07710 172976 sue@valuesliving.com

I have been challenged this week about translating ideas into action.  If you are anything like me, you are an ideas person, but without the internal infrastructure or confidence always to translate these ideas into meaningful action.

Today I was going to give you a list of all my aims and objectives as relating to Tasks To Be Achieved prior to my inevitable demise.  I have changed my mind however, because, once I had looked at even the simplest of these tasks, I became aware of PROCESS.  In other words, breaking down these potential achievements into workable projects.

For me, when the thought of a task becomes overwhelming because of an internal objection, it sinks down into the morass of Unachieved Intentions and gives me permanent indigestion.  I tend to skate off at a tangent to the next idea, much like a water boatman (the insect type) skims off the surface of water in his quest for a new delicacy.  This won’t do, I have realised.  Rather than take on (yet) the task of investigating potential care homes, with all the questions raised about inheritance tax, attendance allowance, putting one’s house in trust, forcing a Conversation with offspring, I have opted for the much simpler task of culling my contacts list.

Would you believe that even this simple undertaking gives rise to objections?  “I might need to contact them again one day” (no word either way for a decade);  “X might be upset if they knew I’d deleted them” (who is going to tell them?);  “Why bother with the task anyway?” (simplifying and making my contacts list more efficient for myself, also for anyone that may have to deal with affairs should I die suddenly).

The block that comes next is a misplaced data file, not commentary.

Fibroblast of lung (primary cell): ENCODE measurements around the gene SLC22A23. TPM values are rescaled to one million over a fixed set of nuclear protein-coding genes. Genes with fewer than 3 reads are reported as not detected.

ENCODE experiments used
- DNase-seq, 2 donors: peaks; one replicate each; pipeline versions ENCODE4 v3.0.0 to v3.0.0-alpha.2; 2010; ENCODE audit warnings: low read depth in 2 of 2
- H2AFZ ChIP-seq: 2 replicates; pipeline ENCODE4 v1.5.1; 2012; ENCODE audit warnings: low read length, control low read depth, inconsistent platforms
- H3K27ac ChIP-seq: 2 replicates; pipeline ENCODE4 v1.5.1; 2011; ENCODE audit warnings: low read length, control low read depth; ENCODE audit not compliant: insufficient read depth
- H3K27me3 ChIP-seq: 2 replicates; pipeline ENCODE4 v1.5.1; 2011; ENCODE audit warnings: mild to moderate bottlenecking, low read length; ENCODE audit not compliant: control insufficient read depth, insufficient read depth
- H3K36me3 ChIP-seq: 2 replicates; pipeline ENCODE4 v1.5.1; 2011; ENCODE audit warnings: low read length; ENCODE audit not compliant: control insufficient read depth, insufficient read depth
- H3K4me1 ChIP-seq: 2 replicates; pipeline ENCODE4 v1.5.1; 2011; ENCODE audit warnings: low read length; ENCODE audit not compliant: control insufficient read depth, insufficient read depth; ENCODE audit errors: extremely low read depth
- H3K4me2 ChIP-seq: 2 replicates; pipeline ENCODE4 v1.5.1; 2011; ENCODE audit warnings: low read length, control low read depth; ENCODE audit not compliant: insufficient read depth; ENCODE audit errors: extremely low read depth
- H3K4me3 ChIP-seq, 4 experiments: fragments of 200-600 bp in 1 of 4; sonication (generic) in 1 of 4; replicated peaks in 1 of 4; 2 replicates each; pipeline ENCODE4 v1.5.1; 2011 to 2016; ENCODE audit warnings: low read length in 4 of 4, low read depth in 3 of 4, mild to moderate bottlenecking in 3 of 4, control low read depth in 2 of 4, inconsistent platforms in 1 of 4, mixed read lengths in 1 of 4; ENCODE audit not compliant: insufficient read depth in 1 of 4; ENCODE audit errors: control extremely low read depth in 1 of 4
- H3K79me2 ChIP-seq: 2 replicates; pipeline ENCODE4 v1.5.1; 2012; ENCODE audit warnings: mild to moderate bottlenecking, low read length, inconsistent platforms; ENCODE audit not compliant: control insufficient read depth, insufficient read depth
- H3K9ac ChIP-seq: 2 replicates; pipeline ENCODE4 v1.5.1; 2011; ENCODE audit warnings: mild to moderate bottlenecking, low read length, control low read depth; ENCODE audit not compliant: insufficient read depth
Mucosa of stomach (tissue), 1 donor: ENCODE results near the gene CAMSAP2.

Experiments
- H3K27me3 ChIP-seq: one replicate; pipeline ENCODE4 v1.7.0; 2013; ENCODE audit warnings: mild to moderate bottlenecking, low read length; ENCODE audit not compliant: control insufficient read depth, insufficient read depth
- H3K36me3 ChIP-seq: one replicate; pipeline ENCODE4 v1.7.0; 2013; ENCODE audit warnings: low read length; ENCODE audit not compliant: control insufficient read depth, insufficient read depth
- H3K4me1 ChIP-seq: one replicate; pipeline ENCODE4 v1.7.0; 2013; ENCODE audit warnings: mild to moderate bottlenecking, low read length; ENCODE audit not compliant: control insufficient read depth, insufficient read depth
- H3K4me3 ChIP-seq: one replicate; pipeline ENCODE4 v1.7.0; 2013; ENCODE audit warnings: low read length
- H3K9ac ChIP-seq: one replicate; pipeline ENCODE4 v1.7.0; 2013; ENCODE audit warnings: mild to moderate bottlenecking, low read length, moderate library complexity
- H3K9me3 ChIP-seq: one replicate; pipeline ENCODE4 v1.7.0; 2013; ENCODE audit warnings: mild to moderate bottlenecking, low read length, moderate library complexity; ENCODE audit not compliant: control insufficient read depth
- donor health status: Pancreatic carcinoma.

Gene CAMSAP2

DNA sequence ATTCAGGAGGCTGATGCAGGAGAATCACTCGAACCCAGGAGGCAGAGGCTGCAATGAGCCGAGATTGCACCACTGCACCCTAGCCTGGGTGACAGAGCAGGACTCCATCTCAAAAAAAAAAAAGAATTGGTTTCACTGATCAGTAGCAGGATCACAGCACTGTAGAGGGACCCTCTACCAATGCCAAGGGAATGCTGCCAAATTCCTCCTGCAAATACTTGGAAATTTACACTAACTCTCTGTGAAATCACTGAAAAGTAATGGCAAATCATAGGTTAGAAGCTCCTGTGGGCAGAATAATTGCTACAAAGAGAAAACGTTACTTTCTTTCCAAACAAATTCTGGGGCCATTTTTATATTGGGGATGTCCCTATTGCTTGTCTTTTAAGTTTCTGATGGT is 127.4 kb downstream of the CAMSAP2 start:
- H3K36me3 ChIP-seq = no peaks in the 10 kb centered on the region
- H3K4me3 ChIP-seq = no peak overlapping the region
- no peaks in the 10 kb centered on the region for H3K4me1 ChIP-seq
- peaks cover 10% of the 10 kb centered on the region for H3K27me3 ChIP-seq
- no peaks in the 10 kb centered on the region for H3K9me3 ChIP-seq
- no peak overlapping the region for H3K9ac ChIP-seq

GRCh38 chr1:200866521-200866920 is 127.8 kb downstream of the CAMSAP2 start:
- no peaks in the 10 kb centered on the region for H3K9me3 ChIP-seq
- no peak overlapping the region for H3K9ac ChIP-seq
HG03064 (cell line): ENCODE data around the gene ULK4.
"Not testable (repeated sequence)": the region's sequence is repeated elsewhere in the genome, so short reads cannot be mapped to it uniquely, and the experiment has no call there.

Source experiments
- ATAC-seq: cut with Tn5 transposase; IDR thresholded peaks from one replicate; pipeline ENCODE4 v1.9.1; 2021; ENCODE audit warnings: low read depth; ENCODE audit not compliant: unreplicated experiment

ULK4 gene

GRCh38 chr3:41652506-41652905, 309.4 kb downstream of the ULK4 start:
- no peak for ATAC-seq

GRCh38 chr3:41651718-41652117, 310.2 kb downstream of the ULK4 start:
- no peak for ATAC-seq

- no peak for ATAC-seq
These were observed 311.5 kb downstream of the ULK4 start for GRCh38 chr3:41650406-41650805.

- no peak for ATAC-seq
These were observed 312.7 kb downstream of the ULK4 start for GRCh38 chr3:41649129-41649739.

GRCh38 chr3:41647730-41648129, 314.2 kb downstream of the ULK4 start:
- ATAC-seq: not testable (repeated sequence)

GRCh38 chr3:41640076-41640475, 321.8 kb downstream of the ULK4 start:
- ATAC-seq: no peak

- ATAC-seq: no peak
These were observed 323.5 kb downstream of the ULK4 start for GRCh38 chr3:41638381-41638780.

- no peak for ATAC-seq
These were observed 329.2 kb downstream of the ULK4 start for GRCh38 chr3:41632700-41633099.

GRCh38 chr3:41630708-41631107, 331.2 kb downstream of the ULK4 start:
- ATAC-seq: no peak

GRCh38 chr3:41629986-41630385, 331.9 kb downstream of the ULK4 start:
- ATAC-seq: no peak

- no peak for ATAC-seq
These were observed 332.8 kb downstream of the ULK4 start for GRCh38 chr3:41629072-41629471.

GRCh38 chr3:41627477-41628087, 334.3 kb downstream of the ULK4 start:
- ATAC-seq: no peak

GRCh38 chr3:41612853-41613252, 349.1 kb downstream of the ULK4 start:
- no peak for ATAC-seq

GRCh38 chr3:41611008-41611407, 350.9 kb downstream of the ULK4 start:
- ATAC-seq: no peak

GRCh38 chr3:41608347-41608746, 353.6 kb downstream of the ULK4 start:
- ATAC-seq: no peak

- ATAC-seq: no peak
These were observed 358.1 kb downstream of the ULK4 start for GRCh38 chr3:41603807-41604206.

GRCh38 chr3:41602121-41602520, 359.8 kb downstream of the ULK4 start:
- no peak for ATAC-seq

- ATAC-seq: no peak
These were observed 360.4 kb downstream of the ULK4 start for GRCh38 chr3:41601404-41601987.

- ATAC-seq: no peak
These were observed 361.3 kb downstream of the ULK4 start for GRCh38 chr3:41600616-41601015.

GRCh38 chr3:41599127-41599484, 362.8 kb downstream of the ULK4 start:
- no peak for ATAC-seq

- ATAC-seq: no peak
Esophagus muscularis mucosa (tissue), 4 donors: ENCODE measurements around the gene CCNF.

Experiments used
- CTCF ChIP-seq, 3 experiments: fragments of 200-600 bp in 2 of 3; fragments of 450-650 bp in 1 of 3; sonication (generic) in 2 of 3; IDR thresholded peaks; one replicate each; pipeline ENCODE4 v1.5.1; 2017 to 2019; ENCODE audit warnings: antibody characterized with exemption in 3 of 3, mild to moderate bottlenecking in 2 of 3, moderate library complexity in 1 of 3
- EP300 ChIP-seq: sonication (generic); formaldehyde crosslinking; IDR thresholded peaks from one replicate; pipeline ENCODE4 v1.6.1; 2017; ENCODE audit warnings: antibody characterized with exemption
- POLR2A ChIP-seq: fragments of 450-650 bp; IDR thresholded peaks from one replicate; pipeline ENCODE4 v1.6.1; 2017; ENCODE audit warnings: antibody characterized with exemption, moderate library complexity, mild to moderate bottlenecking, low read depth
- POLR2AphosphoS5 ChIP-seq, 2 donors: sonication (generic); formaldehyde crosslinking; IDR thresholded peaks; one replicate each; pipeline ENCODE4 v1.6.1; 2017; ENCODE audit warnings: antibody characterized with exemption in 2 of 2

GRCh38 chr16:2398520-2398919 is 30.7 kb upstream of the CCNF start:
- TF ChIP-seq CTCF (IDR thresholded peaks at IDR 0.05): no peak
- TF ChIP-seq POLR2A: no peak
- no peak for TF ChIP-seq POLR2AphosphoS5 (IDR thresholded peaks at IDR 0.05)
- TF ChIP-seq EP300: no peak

I have realised there are 2 main categories of task to undertake when contemplating death.  Firstly to get my affairs in order in case I should die suddenly and unexpectedly; secondly to make plans for future living – to deal realistically and humorously with increasing frailty of body and/or mind, and coping with the concept and objections towards the possibility of becoming dependent upon others.  As I consider that I have sufficient working neurons to continue living independently for a while longer (some may beg to differ with this bold assumption), the contacts list and the aforementioned underwear drawer are perhaps a good place to begin.

I am keen that each task should be creative and enjoyable, not a chore.  After all, I am dealing with death in order to live my life.  I am approaching the list in a way that is manageable, employing a kind of pincer movement tactic – much as I suggest to my music students when they embark upon a new piece to learn – and underestimating what I might achieve in one sitting.  So today I shall tackle names beginning with A and Z, tomorrow B and Y, etc..  I am OCD enough to realise that, somewhere in the middle of this, H and S will coincide, so I give myself permission to add an extra day there!

If you haven’t yet lost the will to live whilst reading this (remembering, of course, that this is a Death Preparation Project), I am planning to evolve a kind of structure to my blogs.  Watch this space for “What I would advise my younger self”, and for “Auntie Joan’s Tips”.  For today, my advice is to myself now – “Get out into that sunshine and enjoy it whilst you can!”